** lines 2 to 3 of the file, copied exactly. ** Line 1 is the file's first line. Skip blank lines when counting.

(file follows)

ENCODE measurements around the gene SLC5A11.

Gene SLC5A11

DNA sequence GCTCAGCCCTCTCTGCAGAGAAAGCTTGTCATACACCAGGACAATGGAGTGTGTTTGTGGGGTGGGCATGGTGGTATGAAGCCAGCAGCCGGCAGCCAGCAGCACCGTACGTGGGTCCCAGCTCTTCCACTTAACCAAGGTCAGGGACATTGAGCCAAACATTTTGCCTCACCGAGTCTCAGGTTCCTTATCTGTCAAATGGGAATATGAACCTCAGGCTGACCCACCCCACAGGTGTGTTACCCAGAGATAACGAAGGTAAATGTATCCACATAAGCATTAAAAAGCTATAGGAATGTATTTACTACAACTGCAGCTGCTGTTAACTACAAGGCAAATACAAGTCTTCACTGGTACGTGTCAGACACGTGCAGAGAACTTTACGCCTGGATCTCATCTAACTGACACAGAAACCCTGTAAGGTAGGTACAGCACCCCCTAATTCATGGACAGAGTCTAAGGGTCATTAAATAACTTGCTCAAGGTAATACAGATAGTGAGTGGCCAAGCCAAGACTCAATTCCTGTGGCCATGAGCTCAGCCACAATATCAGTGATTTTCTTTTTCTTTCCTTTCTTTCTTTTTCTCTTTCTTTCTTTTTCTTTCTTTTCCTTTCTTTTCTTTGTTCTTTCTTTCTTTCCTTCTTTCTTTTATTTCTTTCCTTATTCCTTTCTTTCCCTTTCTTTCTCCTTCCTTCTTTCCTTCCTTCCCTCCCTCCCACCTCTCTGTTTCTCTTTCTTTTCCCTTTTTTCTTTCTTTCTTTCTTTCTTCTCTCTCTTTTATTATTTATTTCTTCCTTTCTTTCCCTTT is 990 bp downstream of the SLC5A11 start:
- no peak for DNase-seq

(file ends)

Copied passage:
Gene SLC5A11

DNA sequence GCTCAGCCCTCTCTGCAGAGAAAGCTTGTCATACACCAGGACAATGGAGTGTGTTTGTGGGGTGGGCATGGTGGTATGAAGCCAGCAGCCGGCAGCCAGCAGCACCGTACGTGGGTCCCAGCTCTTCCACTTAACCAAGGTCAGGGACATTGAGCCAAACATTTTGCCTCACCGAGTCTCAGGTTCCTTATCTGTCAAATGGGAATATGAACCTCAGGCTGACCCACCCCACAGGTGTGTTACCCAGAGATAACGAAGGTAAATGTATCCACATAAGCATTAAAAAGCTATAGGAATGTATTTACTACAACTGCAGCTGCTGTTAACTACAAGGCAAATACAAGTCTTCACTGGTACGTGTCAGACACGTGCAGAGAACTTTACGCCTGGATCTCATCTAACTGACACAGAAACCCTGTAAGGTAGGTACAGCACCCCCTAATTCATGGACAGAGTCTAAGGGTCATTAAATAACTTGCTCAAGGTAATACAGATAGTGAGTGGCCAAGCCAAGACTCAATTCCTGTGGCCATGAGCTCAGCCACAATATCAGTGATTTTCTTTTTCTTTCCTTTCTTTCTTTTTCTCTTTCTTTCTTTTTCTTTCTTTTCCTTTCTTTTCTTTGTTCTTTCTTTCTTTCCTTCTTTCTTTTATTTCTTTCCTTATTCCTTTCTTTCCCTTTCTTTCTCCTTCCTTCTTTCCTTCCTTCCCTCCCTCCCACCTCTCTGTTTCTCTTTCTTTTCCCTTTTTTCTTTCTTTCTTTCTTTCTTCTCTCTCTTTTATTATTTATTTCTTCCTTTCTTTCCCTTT is 990 bp downstream of the SLC5A11 start: